Study suggests a shift in Afghan attitudes toward increased education and delayed marriage

Study finds 'remarkably positive' shifts in public opinion

Girls attend school in Afghanistan

Credit: UN Photo / Shehzad Noorani

Robin Scullin
Barbara Benham

In Afghanistan's most underdeveloped regions, attitudes toward education and child marriage appear to have changed significantly since the overthrow of the Taliban government in 2002, according to a study led by researchers at Johns Hopkins Bloomberg School of Public Health.

The study, published online last month in the Journal of Adolescent Health, included interviews with nearly 1,400 Afghans aged 12-15 and their parents, in relatively poor rural districts of the country. The responses indicated that in just one generation, getting married and leaving school in childhood have become much less favored options. Virtually all of the adolescent respondents were unmarried, and about 75 percent were still in school—in contrast to their parents, who commonly married in their mid-teens and usually had no formal education.

"This study was conducted in some of the most educationally and socially disadvantaged provinces in Afghanistan, and yet we found that there have been remarkably positive shifts in attitudes among boys and girls and their parents," says study senior author Robert Blum, professor in the Department of Population, Family and Reproductive Health and director of the Johns Hopkins Urban Health Institute.

Two girls read study materials

Image caption: At the time of the Taliban’s defeat in 2002, the estimated mean educational attainment was just 6.5 years of school. Here, two girls study for their exams in Afghanistan's Bamyan province in 2007.

Image credit: UN Photo / Shehzad Noorani

At the time of the Taliban's defeat in 2002, early marriage and minimal formal education were the norms in rural Afghanistan. The United Nations Development Program estimated a mean educational attainment of just 6.5 years of school. Girls in particular were discouraged from pursuing much formal education, and frequently ended their brief education by getting married.

The fall of the Taliban allowed modern, liberalizing influences into Afghanistan, from television and the internet to global nongovernmental organizations. Blum and colleagues undertook the study to get a better picture of how cultural attitudes have been reshaped in the least developed parts of the country, particularly with regard to education and child marriage.

For the study, surveys were conducted by a team of experienced Afghan social researchers in Kandahar and five other rural provinces—some of which still simmer with Taliban insurgent activity; insurgents in Badghis province twice tried unsuccessfully to capture the research team.

The final sample used for analysis included 910 Afghans aged 12-15 and 454 parents. The findings generally suggested that a liberalizing shift has been underway. Most boys and girls indicated that they consider education valuable, not just for themselves but also for the opposite sex. The parents, though they mostly had no formal education themselves (66 percent of the men, 93 percent of the women), were also virtually unanimous in indicating that they expect their children—both boys and girls—to at least complete high school.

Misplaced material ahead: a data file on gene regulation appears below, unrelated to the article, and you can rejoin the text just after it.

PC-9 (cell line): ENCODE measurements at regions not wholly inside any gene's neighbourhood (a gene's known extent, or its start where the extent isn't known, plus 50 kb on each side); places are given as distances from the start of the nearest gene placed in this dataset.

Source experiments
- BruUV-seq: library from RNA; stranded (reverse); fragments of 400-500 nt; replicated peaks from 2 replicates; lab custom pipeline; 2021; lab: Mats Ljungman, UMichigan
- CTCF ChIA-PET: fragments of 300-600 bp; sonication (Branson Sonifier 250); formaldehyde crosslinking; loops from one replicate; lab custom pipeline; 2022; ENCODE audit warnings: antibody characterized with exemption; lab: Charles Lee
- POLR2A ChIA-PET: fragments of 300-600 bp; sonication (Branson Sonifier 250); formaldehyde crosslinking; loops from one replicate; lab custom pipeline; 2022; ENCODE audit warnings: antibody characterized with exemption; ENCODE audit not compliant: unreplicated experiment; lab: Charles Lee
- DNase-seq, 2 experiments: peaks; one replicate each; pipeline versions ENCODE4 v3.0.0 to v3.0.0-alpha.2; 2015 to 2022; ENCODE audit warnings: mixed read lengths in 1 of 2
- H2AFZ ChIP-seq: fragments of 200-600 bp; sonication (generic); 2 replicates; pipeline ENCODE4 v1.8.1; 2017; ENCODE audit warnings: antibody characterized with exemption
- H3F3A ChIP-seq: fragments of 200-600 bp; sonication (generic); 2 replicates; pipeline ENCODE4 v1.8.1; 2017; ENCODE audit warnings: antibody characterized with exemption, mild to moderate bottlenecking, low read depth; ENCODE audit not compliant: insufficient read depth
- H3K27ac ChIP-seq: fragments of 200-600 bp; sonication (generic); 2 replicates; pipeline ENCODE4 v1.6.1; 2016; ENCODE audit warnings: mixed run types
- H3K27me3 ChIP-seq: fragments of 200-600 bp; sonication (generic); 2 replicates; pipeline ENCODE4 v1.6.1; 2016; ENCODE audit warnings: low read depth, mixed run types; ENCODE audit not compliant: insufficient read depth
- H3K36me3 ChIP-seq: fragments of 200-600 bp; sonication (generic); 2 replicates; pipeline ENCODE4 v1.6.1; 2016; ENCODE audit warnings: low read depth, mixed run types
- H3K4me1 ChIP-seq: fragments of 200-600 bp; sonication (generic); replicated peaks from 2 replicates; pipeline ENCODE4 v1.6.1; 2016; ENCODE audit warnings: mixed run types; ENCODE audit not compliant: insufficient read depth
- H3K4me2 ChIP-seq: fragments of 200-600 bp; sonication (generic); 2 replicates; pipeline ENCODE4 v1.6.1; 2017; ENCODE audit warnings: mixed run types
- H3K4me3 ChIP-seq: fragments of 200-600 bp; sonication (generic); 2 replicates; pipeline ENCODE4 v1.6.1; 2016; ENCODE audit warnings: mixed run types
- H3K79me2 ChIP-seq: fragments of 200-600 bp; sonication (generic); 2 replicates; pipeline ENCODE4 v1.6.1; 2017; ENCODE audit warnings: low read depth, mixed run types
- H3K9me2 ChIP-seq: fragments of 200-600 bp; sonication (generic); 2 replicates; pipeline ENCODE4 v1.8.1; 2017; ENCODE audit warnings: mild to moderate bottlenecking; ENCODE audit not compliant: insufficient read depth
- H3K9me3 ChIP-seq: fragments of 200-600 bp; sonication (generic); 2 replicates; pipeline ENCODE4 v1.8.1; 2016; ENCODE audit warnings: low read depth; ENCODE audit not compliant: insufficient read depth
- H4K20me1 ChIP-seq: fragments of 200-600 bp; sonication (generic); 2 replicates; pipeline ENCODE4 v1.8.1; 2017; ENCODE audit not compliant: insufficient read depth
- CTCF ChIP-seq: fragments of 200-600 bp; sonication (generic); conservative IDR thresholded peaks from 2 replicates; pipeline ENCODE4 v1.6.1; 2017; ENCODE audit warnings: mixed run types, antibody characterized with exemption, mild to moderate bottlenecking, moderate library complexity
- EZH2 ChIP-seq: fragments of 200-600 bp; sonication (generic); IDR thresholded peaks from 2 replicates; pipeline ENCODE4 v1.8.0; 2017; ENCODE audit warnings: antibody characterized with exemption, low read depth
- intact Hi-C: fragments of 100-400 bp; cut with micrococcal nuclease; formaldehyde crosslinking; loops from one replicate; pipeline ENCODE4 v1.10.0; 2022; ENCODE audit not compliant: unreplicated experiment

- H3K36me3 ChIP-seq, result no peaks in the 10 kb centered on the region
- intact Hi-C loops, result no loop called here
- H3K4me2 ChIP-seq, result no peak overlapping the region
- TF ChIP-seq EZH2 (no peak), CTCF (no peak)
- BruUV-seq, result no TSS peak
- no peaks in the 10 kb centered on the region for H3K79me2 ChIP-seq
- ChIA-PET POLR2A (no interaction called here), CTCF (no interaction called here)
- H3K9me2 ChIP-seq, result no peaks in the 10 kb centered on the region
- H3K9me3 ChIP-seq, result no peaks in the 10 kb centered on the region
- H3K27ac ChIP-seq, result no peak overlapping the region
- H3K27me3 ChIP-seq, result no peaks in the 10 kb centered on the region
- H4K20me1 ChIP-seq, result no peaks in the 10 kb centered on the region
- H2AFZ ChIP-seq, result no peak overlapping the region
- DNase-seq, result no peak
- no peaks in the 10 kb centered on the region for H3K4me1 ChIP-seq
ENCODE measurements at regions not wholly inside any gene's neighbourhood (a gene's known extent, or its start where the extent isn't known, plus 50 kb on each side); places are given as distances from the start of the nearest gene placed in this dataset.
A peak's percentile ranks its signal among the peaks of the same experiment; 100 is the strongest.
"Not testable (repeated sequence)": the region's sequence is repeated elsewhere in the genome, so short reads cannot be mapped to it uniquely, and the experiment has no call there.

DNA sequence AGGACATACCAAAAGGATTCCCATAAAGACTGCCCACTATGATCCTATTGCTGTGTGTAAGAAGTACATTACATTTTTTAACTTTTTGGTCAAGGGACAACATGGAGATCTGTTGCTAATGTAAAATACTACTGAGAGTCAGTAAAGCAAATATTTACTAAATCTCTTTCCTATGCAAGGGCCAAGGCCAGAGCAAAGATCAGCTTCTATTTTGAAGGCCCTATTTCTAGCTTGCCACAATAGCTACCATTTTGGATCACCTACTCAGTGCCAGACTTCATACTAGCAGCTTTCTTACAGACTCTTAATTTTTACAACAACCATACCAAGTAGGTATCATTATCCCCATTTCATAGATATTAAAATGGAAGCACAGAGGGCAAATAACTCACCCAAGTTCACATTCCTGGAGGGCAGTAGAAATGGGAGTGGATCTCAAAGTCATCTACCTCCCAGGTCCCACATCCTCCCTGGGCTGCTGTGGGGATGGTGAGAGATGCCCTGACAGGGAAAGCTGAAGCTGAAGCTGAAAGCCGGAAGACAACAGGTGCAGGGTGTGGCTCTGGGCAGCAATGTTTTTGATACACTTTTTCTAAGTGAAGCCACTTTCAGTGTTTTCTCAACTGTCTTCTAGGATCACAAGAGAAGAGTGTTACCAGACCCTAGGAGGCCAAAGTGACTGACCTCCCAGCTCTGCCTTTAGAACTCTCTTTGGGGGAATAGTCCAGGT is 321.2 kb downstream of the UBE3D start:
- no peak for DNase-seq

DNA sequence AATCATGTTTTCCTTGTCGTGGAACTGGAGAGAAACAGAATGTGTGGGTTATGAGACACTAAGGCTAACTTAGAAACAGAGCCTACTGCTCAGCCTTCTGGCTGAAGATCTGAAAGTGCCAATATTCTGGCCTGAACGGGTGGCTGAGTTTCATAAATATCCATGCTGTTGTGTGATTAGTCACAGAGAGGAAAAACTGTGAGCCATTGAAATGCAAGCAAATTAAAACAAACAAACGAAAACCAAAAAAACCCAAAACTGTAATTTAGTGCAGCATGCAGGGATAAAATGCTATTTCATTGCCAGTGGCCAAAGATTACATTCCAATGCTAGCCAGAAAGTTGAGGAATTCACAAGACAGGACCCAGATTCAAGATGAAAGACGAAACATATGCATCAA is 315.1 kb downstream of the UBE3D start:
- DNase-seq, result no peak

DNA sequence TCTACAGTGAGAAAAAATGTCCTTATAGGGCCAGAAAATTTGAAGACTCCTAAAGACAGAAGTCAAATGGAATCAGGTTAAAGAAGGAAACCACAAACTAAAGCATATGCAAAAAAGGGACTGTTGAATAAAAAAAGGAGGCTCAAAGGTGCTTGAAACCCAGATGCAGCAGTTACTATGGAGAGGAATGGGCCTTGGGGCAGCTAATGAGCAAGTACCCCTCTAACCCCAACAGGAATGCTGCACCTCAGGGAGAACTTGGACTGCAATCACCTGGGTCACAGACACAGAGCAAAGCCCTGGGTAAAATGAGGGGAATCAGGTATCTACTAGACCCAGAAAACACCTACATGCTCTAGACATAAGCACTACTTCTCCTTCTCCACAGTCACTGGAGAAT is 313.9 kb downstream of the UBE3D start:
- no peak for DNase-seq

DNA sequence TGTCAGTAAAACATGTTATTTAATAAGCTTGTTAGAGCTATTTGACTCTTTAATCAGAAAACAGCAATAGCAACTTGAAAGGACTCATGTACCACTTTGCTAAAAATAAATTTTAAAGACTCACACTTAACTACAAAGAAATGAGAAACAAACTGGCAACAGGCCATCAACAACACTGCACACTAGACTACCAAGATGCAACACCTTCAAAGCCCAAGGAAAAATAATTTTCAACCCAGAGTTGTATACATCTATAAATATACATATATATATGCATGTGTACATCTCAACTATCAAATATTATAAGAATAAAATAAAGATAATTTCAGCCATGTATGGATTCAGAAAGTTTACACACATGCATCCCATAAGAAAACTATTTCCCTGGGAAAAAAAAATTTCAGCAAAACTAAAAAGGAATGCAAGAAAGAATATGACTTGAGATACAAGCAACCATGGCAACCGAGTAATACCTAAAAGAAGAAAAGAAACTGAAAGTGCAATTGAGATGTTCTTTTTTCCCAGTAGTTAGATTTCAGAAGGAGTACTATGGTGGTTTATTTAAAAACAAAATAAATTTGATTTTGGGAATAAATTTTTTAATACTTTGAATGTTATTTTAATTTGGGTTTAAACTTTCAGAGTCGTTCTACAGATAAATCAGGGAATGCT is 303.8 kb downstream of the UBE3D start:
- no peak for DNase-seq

As for child marriage, about 38 percent of parents indicated that daughters should postpone marriage until after high school, while about 32 percent replied that they would be supportive of earlier marriage. Fathers were more likely to advocate postponement (51 percent) than mothers (28 percent). These current parental attitudes appeared to indicate a shift from the time when the parents were teens themselves—their average age at marriage was just 16 for the women and 20 for the men.

Among the young people interviewed, only six in the entire sample—all girls—were already married, and there seemed to be widespread awareness of the drawbacks of early marriage, including the limiting of future educational opportunities and increases in the risk of domestic violence for girls.

"Behaviors tend to change more slowly than attitudes, but attitudes are the precursors of behavioral change and I think there is a lot here to inspire optimism," Blum says.

Somewhat less positive results were found in the conclusions of a second study examining attitudes toward interpersonal violence, which to some extent has long been embedded in Afghan culture. Based on the same interviews by the same research team, the study was published online in the American Journal of Public Health in October.

Although large majorities of the interviewed adolescents and their parents indicated that violent behaviors were unacceptable when they were simply listed by the researchers, most did find them justifiable when specific circumstances were mentioned. About 71 percent of the adolescents considered it acceptable for a husband to hit his wife—if she went out without her husband, for example, or refused to have sex with him—though far fewer (48 percent) endorsed a wife's hitting her husband.

Here again, parents' responses closely matched their children's: About 68 percent found acceptable, for at least one scenario, a husband beating his wife, and most also accepted parents hitting sons or daughters (71 percent) and teachers beating students (58 percent). Curiously, wives were more likely than their husbands to find justification for wife-beating (75 percent vs. 59 percent), while husbands were more likely than wives to justify husband-beating (44 percent vs. 35 percent).

To the researchers, the findings suggest a continuing need for programs starting in childhood to make Afghans less tolerant of interpersonal violence and less likely to resort to it.